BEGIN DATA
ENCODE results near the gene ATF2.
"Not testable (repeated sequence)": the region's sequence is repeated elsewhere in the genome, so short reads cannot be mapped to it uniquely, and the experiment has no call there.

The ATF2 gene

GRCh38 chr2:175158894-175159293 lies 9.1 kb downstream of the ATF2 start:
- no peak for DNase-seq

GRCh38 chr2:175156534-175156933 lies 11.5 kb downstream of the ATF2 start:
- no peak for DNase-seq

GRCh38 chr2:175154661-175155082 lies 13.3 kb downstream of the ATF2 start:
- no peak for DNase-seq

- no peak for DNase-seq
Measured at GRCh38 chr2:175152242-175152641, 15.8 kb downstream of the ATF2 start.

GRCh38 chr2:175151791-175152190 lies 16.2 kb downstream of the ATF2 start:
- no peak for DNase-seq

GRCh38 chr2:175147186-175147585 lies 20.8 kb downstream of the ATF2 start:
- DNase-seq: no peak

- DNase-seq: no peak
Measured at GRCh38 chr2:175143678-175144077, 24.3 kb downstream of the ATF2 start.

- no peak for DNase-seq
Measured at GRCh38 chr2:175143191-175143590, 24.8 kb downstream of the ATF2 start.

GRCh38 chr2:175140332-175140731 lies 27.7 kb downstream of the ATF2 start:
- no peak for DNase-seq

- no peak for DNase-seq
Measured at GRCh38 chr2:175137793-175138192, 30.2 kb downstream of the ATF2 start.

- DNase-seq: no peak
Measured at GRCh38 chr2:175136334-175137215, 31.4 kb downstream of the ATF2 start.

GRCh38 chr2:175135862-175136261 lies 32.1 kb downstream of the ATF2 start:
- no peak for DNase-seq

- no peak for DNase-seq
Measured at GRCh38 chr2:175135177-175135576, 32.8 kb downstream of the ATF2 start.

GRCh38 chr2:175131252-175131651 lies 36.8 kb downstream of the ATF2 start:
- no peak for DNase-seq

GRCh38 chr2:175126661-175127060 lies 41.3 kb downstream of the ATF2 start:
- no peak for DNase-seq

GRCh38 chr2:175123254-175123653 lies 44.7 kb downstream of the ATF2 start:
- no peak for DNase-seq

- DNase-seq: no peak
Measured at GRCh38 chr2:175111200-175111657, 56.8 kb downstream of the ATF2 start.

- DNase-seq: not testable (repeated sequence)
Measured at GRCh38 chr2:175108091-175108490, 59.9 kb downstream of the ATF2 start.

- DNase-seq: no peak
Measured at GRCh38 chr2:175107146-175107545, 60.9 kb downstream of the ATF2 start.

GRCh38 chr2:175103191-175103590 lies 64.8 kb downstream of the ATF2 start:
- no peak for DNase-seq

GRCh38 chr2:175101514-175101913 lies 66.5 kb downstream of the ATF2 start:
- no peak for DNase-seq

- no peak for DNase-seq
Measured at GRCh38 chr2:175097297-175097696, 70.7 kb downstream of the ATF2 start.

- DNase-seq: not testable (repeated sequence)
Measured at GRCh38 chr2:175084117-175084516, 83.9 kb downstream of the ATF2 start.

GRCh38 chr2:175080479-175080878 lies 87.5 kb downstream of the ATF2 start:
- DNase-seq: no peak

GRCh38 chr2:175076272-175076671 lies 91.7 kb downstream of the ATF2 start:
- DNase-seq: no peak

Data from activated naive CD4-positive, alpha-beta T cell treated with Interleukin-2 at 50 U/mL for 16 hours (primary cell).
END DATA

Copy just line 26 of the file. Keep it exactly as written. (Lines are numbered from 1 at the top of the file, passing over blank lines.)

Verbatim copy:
GRCh38 chr2:175135862-175136261 lies 32.1 kb downstream of the ATF2 start: